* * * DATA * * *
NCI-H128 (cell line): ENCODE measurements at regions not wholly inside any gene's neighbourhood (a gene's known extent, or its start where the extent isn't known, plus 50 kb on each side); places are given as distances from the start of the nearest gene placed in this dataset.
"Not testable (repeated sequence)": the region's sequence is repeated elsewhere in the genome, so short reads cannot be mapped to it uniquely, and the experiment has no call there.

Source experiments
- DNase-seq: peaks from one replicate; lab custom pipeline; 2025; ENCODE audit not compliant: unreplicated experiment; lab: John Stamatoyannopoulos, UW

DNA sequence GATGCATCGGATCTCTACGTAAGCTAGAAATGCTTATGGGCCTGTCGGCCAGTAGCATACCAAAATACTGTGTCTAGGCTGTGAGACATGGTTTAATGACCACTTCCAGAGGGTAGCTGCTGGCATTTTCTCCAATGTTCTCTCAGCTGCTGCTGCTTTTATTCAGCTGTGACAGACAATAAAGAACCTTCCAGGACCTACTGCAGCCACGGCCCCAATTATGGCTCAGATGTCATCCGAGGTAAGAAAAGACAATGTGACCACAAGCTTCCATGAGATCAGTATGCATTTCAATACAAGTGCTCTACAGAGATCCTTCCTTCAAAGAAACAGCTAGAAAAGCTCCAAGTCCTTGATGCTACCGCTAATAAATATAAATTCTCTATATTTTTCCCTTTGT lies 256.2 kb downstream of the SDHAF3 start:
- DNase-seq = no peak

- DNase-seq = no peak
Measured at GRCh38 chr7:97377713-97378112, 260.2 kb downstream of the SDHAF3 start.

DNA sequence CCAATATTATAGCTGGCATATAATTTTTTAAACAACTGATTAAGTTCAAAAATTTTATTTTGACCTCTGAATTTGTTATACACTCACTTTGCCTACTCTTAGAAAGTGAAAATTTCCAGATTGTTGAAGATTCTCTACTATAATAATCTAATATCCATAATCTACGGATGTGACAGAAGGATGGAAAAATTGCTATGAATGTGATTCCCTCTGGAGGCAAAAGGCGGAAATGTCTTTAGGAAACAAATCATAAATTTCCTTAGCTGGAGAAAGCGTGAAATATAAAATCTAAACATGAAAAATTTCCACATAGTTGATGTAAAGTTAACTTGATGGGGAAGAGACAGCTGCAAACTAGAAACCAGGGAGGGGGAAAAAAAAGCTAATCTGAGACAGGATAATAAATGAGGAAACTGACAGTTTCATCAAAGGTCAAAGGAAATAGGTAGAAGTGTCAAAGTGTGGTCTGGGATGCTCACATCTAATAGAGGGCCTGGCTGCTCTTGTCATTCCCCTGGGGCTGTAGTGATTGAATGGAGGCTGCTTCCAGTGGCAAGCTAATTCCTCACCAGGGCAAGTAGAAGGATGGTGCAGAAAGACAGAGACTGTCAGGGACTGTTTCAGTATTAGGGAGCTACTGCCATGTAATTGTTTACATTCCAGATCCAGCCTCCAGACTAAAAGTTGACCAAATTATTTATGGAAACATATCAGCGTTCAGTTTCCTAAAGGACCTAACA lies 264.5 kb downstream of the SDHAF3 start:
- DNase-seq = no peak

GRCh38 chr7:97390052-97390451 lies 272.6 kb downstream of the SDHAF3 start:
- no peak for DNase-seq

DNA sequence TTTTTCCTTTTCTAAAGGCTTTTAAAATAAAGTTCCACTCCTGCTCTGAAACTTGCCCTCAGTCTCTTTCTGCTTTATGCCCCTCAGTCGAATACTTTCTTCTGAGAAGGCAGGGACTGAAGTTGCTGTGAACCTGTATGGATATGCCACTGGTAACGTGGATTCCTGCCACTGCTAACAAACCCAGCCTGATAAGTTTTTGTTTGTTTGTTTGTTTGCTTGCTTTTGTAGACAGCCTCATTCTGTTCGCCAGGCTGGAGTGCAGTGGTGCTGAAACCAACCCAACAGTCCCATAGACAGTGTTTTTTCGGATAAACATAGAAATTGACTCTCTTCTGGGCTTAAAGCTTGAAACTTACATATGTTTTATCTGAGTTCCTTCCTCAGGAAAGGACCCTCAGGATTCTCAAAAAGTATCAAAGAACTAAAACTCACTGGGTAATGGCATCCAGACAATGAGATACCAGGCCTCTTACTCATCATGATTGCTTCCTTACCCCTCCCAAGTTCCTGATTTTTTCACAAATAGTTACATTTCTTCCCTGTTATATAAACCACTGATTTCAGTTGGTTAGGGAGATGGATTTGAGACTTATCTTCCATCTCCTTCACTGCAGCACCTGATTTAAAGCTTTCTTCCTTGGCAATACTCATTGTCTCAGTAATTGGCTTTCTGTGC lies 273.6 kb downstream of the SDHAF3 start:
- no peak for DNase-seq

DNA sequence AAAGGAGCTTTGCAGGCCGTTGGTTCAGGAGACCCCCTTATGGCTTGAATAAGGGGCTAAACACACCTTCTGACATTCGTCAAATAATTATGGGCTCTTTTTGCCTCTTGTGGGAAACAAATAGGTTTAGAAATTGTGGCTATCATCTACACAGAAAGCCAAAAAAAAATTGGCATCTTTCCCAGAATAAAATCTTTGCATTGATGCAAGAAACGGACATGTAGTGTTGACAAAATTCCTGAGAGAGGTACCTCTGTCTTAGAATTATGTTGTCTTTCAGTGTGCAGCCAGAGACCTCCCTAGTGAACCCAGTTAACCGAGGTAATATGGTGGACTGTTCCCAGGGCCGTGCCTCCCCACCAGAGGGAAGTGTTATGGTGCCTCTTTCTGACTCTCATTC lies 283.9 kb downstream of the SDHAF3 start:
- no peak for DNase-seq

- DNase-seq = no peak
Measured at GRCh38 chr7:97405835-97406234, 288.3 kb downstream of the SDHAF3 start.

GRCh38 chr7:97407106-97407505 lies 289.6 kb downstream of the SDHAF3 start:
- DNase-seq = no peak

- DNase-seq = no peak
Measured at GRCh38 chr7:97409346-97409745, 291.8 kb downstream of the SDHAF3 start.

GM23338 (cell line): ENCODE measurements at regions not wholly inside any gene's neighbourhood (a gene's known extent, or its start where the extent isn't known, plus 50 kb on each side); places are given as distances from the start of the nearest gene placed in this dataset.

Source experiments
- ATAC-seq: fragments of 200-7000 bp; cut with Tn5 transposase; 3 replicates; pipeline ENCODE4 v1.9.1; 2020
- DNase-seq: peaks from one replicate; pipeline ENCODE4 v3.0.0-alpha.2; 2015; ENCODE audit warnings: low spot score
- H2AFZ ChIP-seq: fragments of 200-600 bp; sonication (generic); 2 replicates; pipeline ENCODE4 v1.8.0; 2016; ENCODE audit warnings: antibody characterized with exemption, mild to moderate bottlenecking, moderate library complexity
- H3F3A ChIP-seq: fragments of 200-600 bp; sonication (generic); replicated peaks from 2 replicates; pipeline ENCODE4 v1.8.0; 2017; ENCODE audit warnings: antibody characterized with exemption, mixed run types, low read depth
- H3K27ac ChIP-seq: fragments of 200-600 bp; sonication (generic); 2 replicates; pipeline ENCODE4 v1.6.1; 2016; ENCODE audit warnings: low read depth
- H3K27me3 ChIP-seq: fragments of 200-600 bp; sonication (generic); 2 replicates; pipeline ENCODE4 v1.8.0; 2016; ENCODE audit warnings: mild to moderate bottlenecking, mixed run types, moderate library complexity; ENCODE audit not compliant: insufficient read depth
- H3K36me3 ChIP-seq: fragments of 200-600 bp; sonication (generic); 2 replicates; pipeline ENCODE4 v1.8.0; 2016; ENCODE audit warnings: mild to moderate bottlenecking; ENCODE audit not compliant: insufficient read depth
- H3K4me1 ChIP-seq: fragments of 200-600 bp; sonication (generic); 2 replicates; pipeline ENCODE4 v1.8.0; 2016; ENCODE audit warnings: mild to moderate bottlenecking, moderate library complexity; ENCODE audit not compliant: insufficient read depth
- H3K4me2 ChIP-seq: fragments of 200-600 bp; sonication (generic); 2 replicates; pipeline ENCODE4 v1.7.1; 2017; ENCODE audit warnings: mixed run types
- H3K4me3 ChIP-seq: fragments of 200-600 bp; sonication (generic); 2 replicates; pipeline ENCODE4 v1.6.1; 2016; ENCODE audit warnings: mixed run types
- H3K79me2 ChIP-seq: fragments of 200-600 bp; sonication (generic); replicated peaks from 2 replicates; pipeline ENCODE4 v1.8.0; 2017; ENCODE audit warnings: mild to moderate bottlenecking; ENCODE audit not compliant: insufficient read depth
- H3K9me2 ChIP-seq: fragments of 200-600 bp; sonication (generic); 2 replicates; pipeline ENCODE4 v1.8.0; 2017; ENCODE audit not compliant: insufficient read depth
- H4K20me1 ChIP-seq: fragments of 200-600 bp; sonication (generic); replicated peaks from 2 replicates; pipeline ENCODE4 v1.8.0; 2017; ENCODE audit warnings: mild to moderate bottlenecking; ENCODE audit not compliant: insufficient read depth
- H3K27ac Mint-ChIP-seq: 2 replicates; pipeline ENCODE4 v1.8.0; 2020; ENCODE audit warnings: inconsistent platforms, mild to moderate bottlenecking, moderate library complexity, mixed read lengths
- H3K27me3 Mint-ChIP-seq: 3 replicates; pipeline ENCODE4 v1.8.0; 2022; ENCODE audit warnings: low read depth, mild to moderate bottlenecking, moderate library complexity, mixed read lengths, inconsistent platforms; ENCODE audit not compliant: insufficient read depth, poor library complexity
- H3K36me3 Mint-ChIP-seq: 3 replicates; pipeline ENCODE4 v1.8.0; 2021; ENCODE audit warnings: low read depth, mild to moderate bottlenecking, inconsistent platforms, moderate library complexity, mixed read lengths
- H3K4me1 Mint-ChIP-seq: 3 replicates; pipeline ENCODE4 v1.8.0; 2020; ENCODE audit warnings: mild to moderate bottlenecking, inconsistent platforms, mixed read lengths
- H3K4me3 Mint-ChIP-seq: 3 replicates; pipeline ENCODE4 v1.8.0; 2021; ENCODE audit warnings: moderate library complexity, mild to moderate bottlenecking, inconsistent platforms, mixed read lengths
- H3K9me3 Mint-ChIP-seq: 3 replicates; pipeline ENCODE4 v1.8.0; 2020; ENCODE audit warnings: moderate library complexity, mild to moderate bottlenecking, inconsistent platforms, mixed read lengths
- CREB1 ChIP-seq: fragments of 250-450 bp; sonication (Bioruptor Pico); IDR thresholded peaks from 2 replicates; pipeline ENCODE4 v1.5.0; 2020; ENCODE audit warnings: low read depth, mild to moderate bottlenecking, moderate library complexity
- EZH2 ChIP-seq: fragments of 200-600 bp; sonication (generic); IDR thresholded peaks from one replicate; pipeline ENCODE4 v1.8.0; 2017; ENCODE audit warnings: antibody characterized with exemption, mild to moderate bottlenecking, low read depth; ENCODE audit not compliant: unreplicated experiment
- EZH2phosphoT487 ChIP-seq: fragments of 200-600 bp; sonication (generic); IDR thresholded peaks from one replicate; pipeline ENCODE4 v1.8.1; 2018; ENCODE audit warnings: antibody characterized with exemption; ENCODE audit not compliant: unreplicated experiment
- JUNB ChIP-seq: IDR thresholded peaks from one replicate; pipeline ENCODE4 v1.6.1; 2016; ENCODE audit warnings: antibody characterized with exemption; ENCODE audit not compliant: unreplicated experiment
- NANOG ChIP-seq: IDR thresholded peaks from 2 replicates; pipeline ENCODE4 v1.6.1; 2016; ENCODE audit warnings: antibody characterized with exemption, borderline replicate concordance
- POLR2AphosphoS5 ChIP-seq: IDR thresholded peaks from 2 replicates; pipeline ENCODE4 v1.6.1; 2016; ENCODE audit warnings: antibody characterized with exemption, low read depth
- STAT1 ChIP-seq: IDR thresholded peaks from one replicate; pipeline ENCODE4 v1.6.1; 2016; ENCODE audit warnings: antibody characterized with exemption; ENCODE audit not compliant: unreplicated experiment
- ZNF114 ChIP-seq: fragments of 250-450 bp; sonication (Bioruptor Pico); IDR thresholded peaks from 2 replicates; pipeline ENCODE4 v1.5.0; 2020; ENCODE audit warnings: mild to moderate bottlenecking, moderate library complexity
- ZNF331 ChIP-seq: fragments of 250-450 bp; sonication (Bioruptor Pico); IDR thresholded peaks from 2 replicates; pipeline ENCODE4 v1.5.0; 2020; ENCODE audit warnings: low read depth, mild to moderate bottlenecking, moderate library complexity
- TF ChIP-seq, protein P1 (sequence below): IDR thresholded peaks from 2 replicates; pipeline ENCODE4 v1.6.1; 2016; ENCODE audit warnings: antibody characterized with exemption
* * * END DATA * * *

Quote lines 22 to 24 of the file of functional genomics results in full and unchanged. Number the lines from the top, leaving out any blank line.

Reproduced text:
Measured at GRCh38 chr7:97409346-97409745, 291.8 kb downstream of the SDHAF3 start.

GM23338 (cell line): ENCODE measurements at regions not wholly inside any gene's neighbourhood (a gene's known extent, or its start where the extent isn't known, plus 50 kb on each side); places are given as distances from the start of the nearest gene placed in this dataset.

Source experiments